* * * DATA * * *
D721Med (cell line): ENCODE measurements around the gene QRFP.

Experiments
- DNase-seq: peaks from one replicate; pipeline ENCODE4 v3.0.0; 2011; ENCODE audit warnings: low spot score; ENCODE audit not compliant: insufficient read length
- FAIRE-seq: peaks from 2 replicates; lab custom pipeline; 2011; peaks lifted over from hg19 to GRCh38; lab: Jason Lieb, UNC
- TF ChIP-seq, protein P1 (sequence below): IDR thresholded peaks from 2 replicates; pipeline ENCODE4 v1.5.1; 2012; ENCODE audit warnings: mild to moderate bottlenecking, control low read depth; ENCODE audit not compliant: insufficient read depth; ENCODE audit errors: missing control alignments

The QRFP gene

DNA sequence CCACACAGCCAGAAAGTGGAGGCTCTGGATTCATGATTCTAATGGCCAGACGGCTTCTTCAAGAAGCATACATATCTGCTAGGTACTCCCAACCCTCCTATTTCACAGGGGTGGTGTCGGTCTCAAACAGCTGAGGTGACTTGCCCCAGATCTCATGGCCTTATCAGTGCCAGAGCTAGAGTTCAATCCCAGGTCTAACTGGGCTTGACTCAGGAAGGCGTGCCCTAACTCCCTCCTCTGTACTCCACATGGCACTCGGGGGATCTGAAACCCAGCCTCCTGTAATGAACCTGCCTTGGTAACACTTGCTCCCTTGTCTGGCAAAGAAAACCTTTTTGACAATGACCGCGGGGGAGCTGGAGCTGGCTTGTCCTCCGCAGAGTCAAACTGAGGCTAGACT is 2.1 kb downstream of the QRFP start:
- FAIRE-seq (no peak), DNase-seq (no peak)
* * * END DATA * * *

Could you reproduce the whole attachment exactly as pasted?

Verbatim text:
D721Med (cell line): ENCODE measurements around the gene QRFP.

Experiments
- DNase-seq: peaks from one replicate; pipeline ENCODE4 v3.0.0; 2011; ENCODE audit warnings: low spot score; ENCODE audit not compliant: insufficient read length
- FAIRE-seq: peaks from 2 replicates; lab custom pipeline; 2011; peaks lifted over from hg19 to GRCh38; lab: Jason Lieb, UNC
- TF ChIP-seq, protein P1 (sequence below): IDR thresholded peaks from 2 replicates; pipeline ENCODE4 v1.5.1; 2012; ENCODE audit warnings: mild to moderate bottlenecking, control low read depth; ENCODE audit not compliant: insufficient read depth; ENCODE audit errors: missing control alignments

The QRFP gene

DNA sequence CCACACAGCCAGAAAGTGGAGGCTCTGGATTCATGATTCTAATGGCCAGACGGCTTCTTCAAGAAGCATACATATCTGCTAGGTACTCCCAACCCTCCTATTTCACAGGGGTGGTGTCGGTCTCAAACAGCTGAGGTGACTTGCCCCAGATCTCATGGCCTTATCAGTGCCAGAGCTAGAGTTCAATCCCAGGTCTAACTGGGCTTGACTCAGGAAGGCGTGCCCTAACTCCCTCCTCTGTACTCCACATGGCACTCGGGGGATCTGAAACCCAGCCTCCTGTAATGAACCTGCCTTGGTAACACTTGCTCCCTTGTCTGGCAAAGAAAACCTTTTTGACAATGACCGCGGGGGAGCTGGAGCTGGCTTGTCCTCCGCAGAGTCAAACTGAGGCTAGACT is 2.1 kb downstream of the QRFP start:
- FAIRE-seq (no peak), DNase-seq (no peak)